(Bloomberg) -- Electricite de France SA asked its main shareholder, the French state, for 8.34 billion euros ($8.5 billion) in compensation after the government forced it to sell power at cut-rate prices to protect consumers from surging inflation.
“Following an in-depth legal analysis, and in light of the losses incurred,” the company asked the Conseil d’Etat, the country’s highest administrative court, to overturn the orders requiring it to sell electricity at a discount, EDF added in a statement late on Tuesday.
The court case illustrates the tension between EDF’s roles as a publicly traded company and an arm of the French state carrying out government energy policy. France has begun the process to acquire the 16% of EDF that it doesn’t already own, aiming to nationalize the debt-laden company to keep consumer electricity bills in check while making the huge investments needed to reduce dependence on imported fossil fuels.
The government said on Wednesday that it will defend its decision to force EDF to sell more of its nuclear power output to rivals at a discount because the measure was taken in the wider interest of consumers amid surging energy prices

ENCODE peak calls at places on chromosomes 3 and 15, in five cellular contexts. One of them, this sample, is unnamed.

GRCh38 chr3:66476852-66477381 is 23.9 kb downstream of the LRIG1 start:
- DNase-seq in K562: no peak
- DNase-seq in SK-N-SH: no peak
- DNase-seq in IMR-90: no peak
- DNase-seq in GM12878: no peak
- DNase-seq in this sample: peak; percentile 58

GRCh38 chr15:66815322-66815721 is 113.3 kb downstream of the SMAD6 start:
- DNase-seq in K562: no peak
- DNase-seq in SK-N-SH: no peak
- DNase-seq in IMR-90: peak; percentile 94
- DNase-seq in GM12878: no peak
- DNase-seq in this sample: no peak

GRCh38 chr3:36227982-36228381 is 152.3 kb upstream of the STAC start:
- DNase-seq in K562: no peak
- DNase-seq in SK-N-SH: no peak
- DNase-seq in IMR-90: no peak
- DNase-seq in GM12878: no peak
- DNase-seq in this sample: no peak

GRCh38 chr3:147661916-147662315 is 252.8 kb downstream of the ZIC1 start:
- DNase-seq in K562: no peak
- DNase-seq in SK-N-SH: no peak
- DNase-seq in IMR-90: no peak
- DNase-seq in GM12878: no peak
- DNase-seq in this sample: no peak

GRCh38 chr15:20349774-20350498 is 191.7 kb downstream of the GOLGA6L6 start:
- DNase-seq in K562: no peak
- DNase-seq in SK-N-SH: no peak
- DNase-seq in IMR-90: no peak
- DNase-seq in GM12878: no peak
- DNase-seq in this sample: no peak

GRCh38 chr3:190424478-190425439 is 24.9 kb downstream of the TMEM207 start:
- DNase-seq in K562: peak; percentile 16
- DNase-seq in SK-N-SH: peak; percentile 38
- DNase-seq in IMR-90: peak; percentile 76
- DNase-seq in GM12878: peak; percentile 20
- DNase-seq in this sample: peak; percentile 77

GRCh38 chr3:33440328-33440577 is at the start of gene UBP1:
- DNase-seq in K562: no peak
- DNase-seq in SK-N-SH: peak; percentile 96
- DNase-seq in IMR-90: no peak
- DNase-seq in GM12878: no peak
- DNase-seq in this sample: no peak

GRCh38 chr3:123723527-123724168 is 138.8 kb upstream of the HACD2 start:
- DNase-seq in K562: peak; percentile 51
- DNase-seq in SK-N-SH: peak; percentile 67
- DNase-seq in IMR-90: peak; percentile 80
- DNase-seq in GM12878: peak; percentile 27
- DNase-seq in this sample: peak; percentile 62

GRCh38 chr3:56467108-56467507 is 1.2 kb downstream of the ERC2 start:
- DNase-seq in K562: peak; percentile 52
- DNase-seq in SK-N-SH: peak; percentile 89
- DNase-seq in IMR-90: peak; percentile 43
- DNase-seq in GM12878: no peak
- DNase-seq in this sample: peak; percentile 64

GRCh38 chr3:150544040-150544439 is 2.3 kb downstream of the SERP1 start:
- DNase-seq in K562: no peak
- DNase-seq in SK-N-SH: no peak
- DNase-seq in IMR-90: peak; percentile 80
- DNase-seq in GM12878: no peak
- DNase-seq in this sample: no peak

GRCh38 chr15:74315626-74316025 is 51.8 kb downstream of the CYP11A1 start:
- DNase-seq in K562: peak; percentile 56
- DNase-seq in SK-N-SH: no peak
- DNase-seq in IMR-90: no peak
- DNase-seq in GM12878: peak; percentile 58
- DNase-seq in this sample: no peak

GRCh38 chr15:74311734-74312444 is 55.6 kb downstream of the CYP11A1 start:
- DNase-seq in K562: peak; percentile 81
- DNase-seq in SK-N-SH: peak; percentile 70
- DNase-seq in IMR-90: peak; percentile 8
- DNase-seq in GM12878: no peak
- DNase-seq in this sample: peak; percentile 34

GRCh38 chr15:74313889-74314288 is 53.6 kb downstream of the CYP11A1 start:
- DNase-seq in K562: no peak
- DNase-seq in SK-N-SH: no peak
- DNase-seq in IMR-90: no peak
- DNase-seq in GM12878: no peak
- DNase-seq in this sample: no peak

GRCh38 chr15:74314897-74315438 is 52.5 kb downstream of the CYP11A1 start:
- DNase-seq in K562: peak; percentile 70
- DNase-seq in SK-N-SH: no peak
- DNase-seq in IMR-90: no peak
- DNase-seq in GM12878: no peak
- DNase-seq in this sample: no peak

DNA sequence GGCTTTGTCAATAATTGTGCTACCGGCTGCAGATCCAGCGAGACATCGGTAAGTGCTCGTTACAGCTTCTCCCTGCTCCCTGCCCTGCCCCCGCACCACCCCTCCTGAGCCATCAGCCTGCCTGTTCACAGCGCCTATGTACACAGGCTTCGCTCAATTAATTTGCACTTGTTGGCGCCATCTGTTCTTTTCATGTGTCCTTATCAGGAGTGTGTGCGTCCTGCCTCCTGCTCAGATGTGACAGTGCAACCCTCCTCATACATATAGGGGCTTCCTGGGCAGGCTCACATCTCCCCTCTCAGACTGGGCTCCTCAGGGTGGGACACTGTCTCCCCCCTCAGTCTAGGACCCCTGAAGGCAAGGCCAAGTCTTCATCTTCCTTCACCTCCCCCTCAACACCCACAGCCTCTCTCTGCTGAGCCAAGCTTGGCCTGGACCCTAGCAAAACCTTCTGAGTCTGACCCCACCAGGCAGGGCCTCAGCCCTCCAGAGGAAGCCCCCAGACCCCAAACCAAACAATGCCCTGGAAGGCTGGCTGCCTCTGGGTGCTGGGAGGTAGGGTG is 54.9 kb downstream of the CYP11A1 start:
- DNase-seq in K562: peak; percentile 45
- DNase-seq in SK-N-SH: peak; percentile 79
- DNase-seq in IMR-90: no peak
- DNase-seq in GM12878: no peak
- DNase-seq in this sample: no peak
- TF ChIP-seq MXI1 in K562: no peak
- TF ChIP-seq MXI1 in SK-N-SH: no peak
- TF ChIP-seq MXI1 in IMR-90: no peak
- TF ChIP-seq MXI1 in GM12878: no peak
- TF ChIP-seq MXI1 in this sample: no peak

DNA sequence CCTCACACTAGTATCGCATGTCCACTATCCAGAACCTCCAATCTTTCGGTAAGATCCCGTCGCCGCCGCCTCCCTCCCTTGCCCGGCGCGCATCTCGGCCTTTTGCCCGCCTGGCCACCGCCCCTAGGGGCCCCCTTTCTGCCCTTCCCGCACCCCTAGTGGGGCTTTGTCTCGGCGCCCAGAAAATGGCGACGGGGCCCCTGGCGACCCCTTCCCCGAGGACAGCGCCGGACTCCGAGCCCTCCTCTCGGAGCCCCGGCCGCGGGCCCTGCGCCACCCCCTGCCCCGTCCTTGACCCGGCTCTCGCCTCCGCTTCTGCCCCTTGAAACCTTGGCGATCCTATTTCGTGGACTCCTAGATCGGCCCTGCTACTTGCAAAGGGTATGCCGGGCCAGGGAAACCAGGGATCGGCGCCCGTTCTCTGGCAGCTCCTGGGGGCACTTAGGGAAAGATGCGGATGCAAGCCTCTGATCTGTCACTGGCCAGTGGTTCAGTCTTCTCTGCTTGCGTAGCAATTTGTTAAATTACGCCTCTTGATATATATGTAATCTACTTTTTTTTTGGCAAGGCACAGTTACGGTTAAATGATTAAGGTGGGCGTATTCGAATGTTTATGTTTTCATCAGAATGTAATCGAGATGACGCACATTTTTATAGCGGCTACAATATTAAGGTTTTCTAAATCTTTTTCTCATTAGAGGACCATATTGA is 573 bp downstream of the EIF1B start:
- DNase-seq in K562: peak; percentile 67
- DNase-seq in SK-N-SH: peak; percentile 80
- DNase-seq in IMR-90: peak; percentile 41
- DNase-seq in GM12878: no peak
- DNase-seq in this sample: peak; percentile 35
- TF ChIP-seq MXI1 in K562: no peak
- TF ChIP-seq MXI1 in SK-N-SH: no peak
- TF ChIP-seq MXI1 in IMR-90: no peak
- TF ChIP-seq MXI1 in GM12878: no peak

EDF’s legal action and request for compensation “do not in any way modify” the government’s plan to fully renationalize the utility, a Finance Ministry official said in an emailed statement.
EDF shares were 0.1% higher at 11.91 euros at 11:14 a.m. in Paris. The government has said it plans to submit a tender offer in September to the market regulator to buy the outstanding shares at 12 euros each.
(Updates to add Finance Ministry statement in fourth and fifth paragraphs.)
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